Institute for War and Peace Reporting | Giving Voice, Driving Change

Georgian Border Strife

The current escalation in crime in northeast Georgia could fuel renewed conflict in the region.
By Jaba Devdariani

Tensions are reported to be easing in the Kakheti region of northeast Georgia following the resolution of a tit-for-tat hostage-taking crisis. "The trouble in the Pankisi Gorge has been resolved to the satisfaction of both sides," Georgian interior ministry officials commented last week.

Seven Chechens who had been taken hostage by local Georgian paramilitaries were exchanged for two locals, just as violence in one of country's most unstable corners threatened to spiral out of control. The kidnappings once again focused attentions on this border region - a virtually lawless area whose problems have been exacerbated the arrival of Chechen refugees.

The Pankisi Gorge is so unstable these days that it could easily slip out of Tbilisi's control. It first hit the headlines after the Georgian government agreed to shelter 7000 refugees during an escalation in the Chechen conflict in 1999. Then, attention concentrated on the humanitarian response at the expense of the security considerations. Today, it is the latter making the front pages.

The root of the problems of the Pankisi region lies with its precarious socio-political and ethnic balance. The wave of post-Soviet criminal activity and arrival of Chechen refugees only served to exacerbate existing problems. It was to this area that Chechens fled Russian incursions into Caucasian territory more than a century ago. Since then, most have been successfully assimilated. Known as Kists, these ethnic-Chechens are the largest community in the gorge.

When the Georgian government was forced to make a decision on the settlement of the Chechen refugees in late 1999, Pankisi was chosen as an obvious location due to the kinship ties between the Chechens. After their arrival, authority all but broke down in the face of spiralling criminal activity.

The Pankisi also poses serious external problems. Russian officials have repeatedly accused Tbilisi of harbouring Chechen terrorists and even hosting terrorist training camps in the area. There are frequent allusions in the Russian media to 'joint military operations' between Georgian and Chechen forces.

Georgian border guards chief General Valeri Chkheidze acknowledges that some Chechen fighters may have entered the gorge with the wave of refugees, but he insists their number never reached more than 150, in stark contrast to media reports which estimate the real figure is ten times greater.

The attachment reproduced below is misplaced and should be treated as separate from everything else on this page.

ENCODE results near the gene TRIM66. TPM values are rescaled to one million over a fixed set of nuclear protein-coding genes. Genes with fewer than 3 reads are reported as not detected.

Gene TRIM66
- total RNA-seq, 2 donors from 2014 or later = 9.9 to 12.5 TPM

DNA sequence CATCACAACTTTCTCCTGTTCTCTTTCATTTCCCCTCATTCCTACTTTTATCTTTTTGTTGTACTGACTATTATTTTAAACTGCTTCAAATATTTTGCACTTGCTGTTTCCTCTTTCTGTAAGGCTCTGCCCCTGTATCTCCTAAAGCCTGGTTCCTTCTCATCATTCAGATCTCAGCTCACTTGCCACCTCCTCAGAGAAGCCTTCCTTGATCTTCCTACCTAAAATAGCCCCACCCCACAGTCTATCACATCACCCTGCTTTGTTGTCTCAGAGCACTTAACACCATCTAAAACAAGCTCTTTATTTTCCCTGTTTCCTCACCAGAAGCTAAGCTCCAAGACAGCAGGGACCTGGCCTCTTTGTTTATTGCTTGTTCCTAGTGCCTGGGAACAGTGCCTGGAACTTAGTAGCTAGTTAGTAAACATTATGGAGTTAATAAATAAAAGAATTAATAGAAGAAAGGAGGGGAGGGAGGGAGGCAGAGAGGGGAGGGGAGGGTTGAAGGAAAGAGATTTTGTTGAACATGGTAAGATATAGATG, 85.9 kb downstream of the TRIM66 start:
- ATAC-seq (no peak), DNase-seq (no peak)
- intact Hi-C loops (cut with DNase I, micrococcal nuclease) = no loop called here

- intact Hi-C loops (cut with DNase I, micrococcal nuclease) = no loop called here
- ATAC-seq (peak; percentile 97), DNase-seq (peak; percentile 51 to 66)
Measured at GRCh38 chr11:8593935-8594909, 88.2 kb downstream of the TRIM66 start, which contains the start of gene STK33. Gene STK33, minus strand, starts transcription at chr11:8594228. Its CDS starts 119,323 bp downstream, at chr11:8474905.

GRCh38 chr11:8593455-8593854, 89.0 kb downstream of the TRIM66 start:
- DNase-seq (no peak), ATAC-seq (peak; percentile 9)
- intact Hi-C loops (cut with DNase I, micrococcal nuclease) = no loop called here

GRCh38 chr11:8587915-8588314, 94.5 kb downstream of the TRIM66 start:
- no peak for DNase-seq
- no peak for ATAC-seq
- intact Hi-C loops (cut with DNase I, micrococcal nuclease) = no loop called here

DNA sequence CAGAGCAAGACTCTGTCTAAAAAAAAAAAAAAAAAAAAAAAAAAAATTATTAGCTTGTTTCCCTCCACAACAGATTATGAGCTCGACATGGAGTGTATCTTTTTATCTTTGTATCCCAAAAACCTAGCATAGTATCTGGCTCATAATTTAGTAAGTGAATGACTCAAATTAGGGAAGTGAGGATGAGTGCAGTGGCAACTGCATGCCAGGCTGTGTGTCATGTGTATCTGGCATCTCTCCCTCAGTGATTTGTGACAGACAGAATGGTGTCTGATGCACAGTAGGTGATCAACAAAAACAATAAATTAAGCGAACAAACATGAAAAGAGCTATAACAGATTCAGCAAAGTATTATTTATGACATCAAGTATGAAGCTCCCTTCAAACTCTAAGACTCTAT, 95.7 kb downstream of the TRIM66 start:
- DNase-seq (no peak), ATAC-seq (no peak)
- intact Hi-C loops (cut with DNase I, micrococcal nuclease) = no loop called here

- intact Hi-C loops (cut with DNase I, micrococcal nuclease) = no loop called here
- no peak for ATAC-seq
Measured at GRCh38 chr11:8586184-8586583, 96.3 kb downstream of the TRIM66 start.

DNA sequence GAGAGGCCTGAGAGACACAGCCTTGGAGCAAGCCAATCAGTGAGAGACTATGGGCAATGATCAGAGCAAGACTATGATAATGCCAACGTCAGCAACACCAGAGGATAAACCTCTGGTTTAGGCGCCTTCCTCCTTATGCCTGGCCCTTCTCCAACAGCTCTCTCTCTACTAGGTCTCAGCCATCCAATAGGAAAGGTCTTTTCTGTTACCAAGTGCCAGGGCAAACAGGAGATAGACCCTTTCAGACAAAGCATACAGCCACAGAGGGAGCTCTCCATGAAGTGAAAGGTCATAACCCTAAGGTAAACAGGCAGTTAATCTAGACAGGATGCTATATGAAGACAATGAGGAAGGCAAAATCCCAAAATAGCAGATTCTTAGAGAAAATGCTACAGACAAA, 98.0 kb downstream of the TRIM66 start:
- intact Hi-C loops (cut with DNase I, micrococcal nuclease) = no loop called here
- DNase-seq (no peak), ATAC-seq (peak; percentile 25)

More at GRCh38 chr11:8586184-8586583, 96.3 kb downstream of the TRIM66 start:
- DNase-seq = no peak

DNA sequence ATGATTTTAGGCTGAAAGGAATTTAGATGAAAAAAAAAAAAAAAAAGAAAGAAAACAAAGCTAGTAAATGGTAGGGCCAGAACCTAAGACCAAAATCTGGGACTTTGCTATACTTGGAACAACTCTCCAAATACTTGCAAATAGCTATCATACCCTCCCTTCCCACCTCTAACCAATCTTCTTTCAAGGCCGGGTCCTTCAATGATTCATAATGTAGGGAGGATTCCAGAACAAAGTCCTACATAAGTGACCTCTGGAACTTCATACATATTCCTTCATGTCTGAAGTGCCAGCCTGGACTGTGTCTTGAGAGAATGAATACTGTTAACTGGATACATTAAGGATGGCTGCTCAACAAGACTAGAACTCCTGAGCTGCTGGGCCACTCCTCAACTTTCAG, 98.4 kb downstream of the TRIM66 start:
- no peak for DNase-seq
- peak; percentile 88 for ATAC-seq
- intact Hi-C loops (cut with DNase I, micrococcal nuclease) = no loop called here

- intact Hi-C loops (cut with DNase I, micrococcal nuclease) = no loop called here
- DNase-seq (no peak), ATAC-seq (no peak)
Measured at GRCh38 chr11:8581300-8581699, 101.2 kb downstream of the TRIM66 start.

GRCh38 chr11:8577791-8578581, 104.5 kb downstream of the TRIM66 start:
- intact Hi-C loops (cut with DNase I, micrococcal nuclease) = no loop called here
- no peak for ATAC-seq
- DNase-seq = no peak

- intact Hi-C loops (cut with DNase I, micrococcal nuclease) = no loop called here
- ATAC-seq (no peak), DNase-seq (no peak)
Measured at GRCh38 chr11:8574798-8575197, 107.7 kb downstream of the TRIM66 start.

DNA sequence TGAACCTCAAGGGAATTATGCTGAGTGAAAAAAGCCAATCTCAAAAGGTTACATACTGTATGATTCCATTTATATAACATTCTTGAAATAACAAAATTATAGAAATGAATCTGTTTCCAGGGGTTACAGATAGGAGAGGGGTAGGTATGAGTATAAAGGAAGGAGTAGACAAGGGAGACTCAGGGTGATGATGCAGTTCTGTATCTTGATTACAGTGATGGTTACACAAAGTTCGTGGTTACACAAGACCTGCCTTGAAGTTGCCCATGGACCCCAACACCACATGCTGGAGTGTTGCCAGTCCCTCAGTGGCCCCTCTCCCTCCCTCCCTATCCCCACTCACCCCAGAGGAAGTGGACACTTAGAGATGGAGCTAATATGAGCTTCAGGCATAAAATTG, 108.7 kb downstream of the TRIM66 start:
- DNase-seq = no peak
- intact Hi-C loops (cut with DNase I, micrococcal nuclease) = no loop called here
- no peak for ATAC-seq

What is clear, however, is that Georgian law enforcement agencies are failing to curb sky-rocketing crime in the area, especially drug-trafficking and kidnapping, which are increasingly associated with criminal groupings operating from the gorge.

What made the recent kidnapping episode so distinct was the appearance of unofficial paramilitary groups. Villagers demanded that action was taken after the abduction of two locals earlier in July. They took the law into their own hands by kidnapped seven Chechens. "We cannot tolerate our lives being in constant danger," said one of the armed volunteers. " We never feel safe when our wives or children go out at night."

Given the widespread availability of firearms in the gorge, the government risks violent conflict with the criminal gangs if its security forces go in too hard. Military units based in the region have so far been remarkably restrained, leaving the 'volunteer groups' to deal with the criminals.

Some observers believe that Georgia is waiting for the situation to worsen so as to have an excuse for reversing its refugee policy and removing Chechens from the region.

According to some sources, interior minister Kakha Targamadze had hoped that the recent kidnapping crisis would culminate in popular demand for just such a move. But even if there were such calls, Tbilisi would be reluctant to expel the Chechens as this would surely provoke an international outcry.

The current trouble may have been resolved, but it has yet again exposed the lawlessness of the area - for which there are no easy remedies.

Jaba Devdariani is a board member of the UN Association of Georgia.